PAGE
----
Associations between cerebral blood flow and structural and functional brain imaging measures in individuals with neuropsychologically defined mild cognitive impairment

Neurobiol Aging. 2020 Feb;86:64-74. doi: 10.1016/j.neurobiolaging.2019.10.023. Epub 2019 Nov 6.

Abstract

Reduced cerebral blood flow (CBF), an indicator of neurovascular processes and metabolic demands, is a common finding in Alzheimer's disease. However, little is known about what contributes to CBF deficits in individuals with mild cognitive impairment (MCI). We examine regional CBF differences in 17 MCI compared with 21 age-matched cognitively healthy older adults. Next, we examined associations between CBF, white matter lesion (WML) volume, amplitude of low-frequency fluctuations, and cortical thickness to better understand whether altered CBF was detectable before other markers and the potential mechanistic underpinnings of CBF deficits in MCI. MCI had significantly reduced CBF, whereas cortical thickness and amplitude of low-frequency fluctuation were not affected. Reduced CBF was associated with the WML volume but not associated with other measures. Given the presumed vascular etiology of WML and relative worsening of vascular health in MCI, it may suggest CBF deficits result from early vascular as opposed to metabolic deficits in MCI. These findings may support vascular mechanisms as an underlying component of cognitive impairment.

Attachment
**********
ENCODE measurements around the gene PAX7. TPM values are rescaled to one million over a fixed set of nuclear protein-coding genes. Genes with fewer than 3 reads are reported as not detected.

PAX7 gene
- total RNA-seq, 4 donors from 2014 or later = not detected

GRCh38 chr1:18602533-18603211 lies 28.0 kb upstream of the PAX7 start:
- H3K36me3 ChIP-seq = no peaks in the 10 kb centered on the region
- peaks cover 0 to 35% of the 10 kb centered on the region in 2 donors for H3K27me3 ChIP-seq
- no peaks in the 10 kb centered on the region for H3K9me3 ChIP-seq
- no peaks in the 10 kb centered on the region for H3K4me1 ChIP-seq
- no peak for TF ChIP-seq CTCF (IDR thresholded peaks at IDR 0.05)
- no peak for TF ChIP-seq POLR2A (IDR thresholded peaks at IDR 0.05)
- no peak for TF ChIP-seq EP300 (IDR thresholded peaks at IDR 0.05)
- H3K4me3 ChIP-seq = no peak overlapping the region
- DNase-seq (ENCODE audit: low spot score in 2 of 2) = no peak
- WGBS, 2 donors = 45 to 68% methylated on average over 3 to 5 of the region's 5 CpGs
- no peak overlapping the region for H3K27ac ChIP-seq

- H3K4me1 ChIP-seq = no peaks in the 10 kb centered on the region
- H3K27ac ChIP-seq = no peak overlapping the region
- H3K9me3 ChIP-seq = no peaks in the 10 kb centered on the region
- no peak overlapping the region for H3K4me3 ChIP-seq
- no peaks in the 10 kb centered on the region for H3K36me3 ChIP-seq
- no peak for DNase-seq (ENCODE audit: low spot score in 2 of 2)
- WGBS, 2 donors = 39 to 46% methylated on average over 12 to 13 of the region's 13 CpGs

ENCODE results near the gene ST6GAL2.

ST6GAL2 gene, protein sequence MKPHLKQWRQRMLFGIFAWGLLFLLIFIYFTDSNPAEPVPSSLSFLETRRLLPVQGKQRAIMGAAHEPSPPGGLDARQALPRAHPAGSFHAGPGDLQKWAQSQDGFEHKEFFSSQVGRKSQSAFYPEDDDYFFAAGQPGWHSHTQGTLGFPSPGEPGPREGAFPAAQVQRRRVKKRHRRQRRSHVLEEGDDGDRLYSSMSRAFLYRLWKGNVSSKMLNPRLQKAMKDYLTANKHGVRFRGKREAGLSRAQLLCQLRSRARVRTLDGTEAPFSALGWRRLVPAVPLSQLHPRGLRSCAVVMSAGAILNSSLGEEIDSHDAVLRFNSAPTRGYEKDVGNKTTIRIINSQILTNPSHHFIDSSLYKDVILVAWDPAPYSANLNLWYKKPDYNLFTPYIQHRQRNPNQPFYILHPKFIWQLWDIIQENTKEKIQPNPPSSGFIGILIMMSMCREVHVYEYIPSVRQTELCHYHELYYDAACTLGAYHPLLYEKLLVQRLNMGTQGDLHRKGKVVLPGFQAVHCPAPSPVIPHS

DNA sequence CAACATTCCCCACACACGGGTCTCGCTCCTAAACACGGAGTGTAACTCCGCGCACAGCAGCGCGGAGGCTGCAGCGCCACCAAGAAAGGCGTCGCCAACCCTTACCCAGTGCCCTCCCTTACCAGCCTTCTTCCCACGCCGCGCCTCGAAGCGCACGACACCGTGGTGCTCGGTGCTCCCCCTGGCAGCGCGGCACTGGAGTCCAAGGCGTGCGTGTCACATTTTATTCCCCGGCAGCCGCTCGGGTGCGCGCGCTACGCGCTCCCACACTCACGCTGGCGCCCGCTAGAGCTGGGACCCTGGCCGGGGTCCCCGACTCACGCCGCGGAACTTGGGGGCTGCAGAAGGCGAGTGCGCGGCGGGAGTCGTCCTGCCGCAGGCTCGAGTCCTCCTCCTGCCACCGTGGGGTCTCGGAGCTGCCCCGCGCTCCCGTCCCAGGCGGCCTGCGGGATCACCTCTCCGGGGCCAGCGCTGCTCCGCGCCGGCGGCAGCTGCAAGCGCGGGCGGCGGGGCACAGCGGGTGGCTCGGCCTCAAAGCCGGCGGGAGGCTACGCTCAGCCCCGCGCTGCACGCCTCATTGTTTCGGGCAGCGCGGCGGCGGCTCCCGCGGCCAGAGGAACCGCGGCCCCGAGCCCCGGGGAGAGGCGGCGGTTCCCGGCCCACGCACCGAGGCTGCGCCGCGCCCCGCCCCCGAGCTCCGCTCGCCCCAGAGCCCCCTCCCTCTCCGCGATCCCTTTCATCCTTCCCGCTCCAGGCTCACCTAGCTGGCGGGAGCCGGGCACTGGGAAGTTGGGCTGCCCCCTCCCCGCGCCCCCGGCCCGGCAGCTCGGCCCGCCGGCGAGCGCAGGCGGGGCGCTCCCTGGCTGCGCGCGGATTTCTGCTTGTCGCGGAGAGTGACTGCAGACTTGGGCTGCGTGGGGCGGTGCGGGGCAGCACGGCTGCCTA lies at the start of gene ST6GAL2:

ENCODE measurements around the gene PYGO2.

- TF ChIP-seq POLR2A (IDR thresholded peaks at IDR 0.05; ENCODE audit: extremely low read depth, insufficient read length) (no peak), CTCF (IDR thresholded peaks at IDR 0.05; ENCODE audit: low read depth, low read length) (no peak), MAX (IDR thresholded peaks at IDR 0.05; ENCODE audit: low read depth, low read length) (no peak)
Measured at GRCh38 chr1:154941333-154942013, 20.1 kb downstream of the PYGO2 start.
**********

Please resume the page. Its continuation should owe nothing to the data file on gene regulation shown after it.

Keywords: ALFF; Alzheimer's disease; Cerebral blood flow; Mild cognitive impairments; Vascular; White matter lesions.

Publication types

  • Research Support, N.I.H., Extramural

MeSH terms

  • Aged
  • Alzheimer Disease
  • Cerebrovascular Circulation*
  • Cognitive Dysfunction / diagnostic imaging*
  • Cognitive Dysfunction / pathology
  • Cognitive Dysfunction / physiopathology*
  • Female
  • Humans
  • Magnetic Resonance Imaging
  • Male
  • Middle Aged
  • Neuropsychological Tests
  • Organ Size
  • White Matter / diagnostic imaging*
  • White Matter / pathology*